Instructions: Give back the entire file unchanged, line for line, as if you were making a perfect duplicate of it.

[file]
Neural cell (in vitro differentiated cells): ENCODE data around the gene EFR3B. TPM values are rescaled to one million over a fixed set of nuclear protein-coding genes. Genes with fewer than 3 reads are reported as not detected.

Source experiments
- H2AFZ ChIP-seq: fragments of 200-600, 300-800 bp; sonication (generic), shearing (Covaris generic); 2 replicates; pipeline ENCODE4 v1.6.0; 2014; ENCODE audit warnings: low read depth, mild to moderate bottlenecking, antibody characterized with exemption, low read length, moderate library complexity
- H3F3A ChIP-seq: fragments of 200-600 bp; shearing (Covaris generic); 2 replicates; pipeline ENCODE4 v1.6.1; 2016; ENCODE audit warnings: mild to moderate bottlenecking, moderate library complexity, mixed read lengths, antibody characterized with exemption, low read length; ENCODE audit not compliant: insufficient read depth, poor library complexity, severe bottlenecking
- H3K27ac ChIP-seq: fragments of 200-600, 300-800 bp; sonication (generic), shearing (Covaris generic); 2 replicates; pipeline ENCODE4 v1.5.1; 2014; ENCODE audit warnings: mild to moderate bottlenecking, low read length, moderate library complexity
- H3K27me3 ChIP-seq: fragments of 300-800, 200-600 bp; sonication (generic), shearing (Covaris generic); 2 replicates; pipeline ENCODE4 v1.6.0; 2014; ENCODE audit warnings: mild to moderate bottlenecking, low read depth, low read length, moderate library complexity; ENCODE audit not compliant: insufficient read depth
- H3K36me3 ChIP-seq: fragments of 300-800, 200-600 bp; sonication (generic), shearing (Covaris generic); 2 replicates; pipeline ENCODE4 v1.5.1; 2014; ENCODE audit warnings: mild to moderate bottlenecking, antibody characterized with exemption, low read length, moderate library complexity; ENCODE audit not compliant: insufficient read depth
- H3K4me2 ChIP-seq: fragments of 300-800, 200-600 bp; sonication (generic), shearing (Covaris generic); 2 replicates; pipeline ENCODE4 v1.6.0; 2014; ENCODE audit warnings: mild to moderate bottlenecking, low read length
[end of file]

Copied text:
Neural cell (in vitro differentiated cells): ENCODE data around the gene EFR3B. TPM values are rescaled to one million over a fixed set of nuclear protein-coding genes. Genes with fewer than 3 reads are reported as not detected.

Source experiments
- H2AFZ ChIP-seq: fragments of 200-600, 300-800 bp; sonication (generic), shearing (Covaris generic); 2 replicates; pipeline ENCODE4 v1.6.0; 2014; ENCODE audit warnings: low read depth, mild to moderate bottlenecking, antibody characterized with exemption, low read length, moderate library complexity
- H3F3A ChIP-seq: fragments of 200-600 bp; shearing (Covaris generic); 2 replicates; pipeline ENCODE4 v1.6.1; 2016; ENCODE audit warnings: mild to moderate bottlenecking, moderate library complexity, mixed read lengths, antibody characterized with exemption, low read length; ENCODE audit not compliant: insufficient read depth, poor library complexity, severe bottlenecking
- H3K27ac ChIP-seq: fragments of 200-600, 300-800 bp; sonication (generic), shearing (Covaris generic); 2 replicates; pipeline ENCODE4 v1.5.1; 2014; ENCODE audit warnings: mild to moderate bottlenecking, low read length, moderate library complexity
- H3K27me3 ChIP-seq: fragments of 300-800, 200-600 bp; sonication (generic), shearing (Covaris generic); 2 replicates; pipeline ENCODE4 v1.6.0; 2014; ENCODE audit warnings: mild to moderate bottlenecking, low read depth, low read length, moderate library complexity; ENCODE audit not compliant: insufficient read depth
- H3K36me3 ChIP-seq: fragments of 300-800, 200-600 bp; sonication (generic), shearing (Covaris generic); 2 replicates; pipeline ENCODE4 v1.5.1; 2014; ENCODE audit warnings: mild to moderate bottlenecking, antibody characterized with exemption, low read length, moderate library complexity; ENCODE audit not compliant: insufficient read depth
- H3K4me2 ChIP-seq: fragments of 300-800, 200-600 bp; sonication (generic), shearing (Covaris generic); 2 replicates; pipeline ENCODE4 v1.6.0; 2014; ENCODE audit warnings: mild to moderate bottlenecking, low read length